Special Report - Food Fraud
KALAMAZOO, Mich. (NEWSCHANNEL 3) - Do you really know that what's in your food is safe?
Scientists say many of the things we eat are packed with things that aren't supposed to be there--a practice known as food fraud.
Newschannel 3 spoke to the experts to see why it's a concern that is motivating many people to buy local.
Knowing where your food comes from is important to customers.
Scientists say knowing that can protect you from what some call food fraud.
"Food fraud is the deliberate deception of consumers using food," said Michigan State professor Dr. Doug Moyer, an expert on the subject.
"That includes adulteration by adding ingredients that aren't supposed to be there, or by deleting valuable ingredients and substituting them," he said.
Just last month, the FDA sent out an alert: undeclared peanuts in cumin powder, posing a serious public health threat.
"And what these food fraudsters are doing are substituting peanut shells into the cumin spice to extend the amount of material to kind of make up for what they have not harvested and not processed," Moyer said.
Another food often tampered with is olive oil.
"Unfortunately, back in the 80's there was a deadly incident in Spain, where industrial grade oil was mixed in with olive oil to extend it and it put people in the hospitals and killed some people," Moyer said.
Using substitutes or fillers not listed on the label is a violation of FDA regulations, and hard to detect.
"It's very difficult to check the authenticity of food yourself. I mean, we don't have labs to check DNA for fish to see if it's really what it's supposed to be. We have to trust," Moyer said.
Trusting your food source may be your only protection.
Experts say a local food stand is an excellent way to actually see what you're getting; but even here, natural sweeteners can be a sticky subject.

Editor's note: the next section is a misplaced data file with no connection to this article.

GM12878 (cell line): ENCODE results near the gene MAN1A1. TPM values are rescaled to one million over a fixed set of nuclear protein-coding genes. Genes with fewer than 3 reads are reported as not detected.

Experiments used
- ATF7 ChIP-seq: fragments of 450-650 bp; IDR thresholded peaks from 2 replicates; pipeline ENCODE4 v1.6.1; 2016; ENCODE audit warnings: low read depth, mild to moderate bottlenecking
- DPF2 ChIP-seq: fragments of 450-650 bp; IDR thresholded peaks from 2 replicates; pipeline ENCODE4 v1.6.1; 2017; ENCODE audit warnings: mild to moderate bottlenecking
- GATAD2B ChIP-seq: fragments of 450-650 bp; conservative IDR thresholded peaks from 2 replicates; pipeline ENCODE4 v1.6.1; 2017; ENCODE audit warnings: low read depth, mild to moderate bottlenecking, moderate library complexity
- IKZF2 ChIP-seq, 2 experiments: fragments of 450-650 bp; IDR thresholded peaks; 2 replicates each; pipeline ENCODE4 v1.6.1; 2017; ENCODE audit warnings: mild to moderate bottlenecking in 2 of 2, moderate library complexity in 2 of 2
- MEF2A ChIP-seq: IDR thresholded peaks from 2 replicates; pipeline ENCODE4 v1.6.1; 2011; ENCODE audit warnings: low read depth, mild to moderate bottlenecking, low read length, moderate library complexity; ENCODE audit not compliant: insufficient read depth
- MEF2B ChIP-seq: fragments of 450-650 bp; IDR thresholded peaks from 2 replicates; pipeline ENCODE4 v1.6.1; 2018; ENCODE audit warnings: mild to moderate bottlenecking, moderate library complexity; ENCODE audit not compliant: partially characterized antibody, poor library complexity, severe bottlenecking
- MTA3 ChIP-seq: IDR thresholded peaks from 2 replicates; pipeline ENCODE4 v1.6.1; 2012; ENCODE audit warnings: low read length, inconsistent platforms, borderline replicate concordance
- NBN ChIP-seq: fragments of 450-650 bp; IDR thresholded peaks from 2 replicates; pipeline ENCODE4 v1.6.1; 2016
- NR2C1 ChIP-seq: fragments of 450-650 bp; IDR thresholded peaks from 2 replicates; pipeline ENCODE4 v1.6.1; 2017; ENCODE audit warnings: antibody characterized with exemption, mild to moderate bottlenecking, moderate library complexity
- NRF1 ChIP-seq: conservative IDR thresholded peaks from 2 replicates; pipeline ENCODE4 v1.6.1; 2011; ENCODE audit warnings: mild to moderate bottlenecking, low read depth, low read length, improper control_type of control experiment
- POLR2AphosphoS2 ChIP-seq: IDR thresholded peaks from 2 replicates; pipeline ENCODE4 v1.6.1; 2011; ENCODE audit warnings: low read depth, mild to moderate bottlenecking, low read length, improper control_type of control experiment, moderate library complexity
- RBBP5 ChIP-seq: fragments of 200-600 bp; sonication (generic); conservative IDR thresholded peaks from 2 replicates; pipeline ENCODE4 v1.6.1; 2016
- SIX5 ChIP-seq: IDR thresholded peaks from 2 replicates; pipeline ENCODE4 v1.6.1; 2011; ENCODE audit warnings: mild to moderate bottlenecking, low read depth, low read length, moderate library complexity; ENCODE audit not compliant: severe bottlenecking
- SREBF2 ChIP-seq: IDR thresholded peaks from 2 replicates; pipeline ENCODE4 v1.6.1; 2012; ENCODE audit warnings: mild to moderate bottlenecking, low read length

"Things like honey are still commonly adulterated," Moyer said.
"When you're getting local product, and you know the vendors, and you know the vendors and you can attest to their integrity, that makes a big difference to people too," said Rosanne Kiely, with West Village Market and Deli.
Local natural food stores, with locally made products.
"More and more, people like to know exactly who their food is coming from," Kiely said.
Another way to trust what's inside the package.
"It's just like common sense advice that you know where you're buying your food from," Moyer said.
Protecting yourself and your family, by paying closer attention to what you eat.
"We think of food fraud as definitely a public health threat," Moyer said. "These things aren't geared to hurt you, and they shouldn't and typically don't hurt people. But sometimes if they're bending the rules, they might be bending all the rules."
The interest in food fraud has grown in recent years, in light of potential terrorist attacks on the food supply chain.
There is now a searchable database of documented cases. You can find that by clicking here.